There Is No Military Path to Victory in Afghanistan

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Media Outlet: Time

John Dempsey wrote for Time about the Trump administration's military strategy in Afghanistan: 

If President Trump’s finally unveiled Afghanistan strategy was meant to distract us from perhaps his worst week as President, it succeeded, for a day. If it was designed to outline a successful U.S. plan in Afghanistan, it made some good points. It also raised a number of serious questions.
Trump claims that his strategy represents a dramatic shift from President Obama’s approach. Certainly, the arbitrary deadlines for U.S. military engagement that Obama set were a mistake, and Trump’s shift from a time-based approach to one where conditions on the ground determine the duration and level of U.S. involvement is welcome.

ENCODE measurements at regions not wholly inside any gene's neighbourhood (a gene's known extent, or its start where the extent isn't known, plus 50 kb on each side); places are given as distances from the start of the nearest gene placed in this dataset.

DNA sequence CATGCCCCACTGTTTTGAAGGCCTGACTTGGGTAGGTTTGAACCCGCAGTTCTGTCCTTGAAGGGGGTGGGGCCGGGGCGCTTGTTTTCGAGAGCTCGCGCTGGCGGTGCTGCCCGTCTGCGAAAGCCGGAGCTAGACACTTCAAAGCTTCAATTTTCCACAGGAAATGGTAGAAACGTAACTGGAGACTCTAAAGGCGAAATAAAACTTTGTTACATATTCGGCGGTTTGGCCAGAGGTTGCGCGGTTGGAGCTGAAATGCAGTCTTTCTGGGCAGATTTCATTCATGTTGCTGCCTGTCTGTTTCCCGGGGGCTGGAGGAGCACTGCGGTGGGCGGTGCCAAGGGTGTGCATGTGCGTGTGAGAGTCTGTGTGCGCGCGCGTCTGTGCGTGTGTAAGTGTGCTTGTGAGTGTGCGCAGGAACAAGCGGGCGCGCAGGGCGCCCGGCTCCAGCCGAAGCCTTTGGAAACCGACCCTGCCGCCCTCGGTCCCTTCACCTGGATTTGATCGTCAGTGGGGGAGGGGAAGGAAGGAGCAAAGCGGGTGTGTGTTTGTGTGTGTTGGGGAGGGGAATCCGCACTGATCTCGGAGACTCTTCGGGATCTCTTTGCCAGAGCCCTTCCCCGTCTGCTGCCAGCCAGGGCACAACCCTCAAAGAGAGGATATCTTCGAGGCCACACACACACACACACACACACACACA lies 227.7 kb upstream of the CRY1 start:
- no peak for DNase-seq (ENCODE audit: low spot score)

But just what are the conditions he’ll be examining? Trump’s affinity for secrecy in war — not signaling specific decisions on troop numbers, rules of engagement or battle plans — is designed to catch the enemy off-guard, increased civilian casualties be damned. A reluctance to define victory, however, allows for a constant shifting of invisible goal posts — which could lead to a costly, decades-long U.S. presence in the country.


John Dempsey is a fellow in New America's International Security program, with a specialization in Afghanistan and South and Southeast Asia, the laws of armed conflict, and promoting rule of law, democracy, and security in fragile and developing states.